Congress Needs to Apologize

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April 6, 2007|4:24 am

Dear Editor,

Across the nation and around the world, folks are seriously talking about an apology for slavery. This year, the Virginia General Assembly was the first state EVER to apologize for slavery and other state legislatures are slowly following suit. The following facts will show you why I, a descendant of slaves and survivor of Jim-Crow, believe that not only should the states apologize for slavery but also the United States Congress.

Most Americans, black or white, have never heard of the Congressional Record, the daily diary of the U.S. Congress since 1789. The Congressional Record is a verbatim account of what goes on in Congress – the debates, legislative business and procedures. It shows the intent of Congress and has been recorded daily, whenever Congress is in session, since 1789.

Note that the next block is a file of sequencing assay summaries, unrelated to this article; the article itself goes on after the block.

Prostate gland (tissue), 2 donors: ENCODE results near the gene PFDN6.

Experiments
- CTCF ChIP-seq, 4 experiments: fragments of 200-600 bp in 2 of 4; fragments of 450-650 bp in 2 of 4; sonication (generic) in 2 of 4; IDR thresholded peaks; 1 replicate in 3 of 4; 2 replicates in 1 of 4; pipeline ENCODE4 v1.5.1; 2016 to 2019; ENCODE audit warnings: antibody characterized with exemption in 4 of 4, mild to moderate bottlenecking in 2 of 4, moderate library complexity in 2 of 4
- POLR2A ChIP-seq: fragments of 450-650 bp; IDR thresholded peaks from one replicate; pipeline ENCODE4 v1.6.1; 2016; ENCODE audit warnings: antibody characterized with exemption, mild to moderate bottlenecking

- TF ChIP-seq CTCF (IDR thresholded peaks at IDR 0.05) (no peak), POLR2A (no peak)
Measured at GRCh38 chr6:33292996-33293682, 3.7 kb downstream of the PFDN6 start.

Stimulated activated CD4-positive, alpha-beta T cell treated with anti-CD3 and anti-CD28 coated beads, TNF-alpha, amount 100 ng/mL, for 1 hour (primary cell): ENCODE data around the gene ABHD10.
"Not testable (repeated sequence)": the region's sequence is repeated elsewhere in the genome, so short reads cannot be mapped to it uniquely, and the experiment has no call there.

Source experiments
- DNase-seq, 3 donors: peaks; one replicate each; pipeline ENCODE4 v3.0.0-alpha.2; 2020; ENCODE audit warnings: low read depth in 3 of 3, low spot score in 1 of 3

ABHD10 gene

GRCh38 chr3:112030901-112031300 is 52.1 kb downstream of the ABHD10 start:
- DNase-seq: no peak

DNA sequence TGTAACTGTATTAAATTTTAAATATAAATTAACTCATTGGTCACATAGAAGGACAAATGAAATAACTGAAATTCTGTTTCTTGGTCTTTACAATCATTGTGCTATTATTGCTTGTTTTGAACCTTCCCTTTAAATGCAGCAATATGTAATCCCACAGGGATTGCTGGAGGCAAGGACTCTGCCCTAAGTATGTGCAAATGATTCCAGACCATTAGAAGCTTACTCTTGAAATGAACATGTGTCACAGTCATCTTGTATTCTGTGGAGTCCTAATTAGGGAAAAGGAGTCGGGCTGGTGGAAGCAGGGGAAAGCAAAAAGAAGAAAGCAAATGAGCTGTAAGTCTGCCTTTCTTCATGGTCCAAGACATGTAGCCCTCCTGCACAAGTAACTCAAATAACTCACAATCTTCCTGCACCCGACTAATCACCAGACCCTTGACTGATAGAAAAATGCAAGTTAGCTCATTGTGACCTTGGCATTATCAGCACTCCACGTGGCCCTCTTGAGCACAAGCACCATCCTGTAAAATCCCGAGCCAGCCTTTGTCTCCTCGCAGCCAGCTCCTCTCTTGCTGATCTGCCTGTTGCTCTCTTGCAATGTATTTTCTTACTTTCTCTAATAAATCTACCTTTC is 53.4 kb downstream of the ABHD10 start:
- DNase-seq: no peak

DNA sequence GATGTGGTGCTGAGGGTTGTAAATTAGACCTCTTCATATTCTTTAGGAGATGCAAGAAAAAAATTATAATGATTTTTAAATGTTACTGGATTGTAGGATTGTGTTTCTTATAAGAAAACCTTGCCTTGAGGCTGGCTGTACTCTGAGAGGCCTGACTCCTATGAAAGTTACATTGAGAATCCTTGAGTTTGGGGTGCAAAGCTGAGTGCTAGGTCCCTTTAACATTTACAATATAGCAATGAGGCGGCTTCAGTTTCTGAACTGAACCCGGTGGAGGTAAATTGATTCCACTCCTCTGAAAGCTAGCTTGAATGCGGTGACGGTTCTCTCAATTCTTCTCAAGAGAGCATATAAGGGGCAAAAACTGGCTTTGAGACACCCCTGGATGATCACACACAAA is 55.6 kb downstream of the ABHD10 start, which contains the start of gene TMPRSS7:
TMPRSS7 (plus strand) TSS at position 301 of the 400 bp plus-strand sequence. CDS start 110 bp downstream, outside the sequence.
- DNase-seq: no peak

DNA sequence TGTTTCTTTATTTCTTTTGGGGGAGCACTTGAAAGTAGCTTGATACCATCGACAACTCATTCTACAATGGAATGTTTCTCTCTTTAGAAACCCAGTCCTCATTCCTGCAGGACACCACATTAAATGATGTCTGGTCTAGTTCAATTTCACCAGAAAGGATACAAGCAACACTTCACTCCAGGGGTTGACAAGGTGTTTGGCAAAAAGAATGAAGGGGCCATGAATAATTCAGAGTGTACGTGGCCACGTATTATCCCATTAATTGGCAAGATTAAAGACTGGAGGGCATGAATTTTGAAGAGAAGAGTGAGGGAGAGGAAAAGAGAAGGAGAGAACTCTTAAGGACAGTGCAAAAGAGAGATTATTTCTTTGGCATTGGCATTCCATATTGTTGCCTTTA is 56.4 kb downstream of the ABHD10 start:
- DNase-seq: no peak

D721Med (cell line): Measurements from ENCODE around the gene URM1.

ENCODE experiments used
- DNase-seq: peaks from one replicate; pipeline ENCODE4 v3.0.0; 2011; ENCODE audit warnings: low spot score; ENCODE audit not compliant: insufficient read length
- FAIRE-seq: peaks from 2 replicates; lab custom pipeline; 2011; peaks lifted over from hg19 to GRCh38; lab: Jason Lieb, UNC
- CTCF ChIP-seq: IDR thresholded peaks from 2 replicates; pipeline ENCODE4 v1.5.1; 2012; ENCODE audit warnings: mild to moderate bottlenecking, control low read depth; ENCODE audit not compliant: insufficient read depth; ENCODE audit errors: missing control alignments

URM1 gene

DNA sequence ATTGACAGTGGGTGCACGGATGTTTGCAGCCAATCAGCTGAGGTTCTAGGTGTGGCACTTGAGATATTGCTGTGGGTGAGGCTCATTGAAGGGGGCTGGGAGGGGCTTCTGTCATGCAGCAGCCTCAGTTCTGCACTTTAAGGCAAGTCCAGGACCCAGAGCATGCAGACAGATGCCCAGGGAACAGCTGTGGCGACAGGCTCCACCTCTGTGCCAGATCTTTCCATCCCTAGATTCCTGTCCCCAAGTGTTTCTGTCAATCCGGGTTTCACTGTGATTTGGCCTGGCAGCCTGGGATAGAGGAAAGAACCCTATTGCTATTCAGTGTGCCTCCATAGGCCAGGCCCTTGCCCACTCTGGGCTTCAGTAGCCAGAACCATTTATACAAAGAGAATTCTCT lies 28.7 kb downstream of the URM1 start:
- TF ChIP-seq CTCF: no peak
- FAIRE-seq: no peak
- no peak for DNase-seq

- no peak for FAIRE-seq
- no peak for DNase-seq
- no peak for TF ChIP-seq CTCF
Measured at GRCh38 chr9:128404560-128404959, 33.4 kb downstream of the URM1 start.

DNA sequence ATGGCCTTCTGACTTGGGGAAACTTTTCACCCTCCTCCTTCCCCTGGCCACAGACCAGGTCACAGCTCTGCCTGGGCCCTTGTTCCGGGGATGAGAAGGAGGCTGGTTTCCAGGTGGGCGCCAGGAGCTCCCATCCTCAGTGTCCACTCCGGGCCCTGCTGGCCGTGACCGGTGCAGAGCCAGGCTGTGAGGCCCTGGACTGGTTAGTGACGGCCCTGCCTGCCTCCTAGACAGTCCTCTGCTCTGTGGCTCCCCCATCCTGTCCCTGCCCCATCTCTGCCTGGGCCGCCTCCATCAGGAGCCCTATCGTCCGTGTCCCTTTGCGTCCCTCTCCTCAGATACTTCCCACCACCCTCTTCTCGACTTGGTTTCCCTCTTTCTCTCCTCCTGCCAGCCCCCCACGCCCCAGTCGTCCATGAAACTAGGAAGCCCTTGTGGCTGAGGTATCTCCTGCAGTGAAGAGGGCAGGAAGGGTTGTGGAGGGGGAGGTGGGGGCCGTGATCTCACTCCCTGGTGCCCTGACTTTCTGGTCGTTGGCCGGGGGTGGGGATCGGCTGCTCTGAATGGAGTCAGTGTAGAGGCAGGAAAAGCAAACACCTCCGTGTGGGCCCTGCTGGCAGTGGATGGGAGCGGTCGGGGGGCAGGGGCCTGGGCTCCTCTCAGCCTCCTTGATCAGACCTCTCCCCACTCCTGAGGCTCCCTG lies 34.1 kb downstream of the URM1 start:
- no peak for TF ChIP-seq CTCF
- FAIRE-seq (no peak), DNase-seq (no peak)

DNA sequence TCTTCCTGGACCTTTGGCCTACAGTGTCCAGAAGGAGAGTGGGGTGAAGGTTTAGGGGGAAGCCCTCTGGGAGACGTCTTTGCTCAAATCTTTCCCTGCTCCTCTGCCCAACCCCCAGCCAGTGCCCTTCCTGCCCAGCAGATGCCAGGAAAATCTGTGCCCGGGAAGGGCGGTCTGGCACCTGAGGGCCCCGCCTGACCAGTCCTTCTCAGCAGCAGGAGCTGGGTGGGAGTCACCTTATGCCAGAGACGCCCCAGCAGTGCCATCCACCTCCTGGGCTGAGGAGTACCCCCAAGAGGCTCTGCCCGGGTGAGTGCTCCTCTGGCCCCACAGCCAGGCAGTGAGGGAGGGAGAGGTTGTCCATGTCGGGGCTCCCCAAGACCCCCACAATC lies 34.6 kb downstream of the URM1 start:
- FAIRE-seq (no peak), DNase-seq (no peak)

In these hundreds and hundreds of volumes, our national leaders debated slavery, often quoting from the Bible, referring to black Americans as "beast of the field," which helped them justify the brutality of slavery. Even into the 1940s and ‘50s, powerful southern senators would stand up and proclaim: "In these chambers, I represent the white race and the white race alone but the Negro indeed benefits from the decisions that are made here."

No wonder it took 100 years after slavery to make us first-class citizens!

An apology for slavery from Congress may very well open the door to reparations – something that most white Americans are so afraid of. I'm 52 years old and I may not live to see reparations happen, nor the next generation, but we should never give up hope. Change takes time – sometimes decades, centuries – but hope is eternal. 40 acres and mule? Right now, I'd take an acre and a chicken!

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One last thought. White Americans constantly tell us black Americans to ”get over" slavery, to "get over" our history. Tell me, how does one "get over" history one has never known? Let me know first before I have to forget. Again, thanks for listening and KEEP HOPE ALIVE.

Pamela A. Hairston
Washington, DC

 

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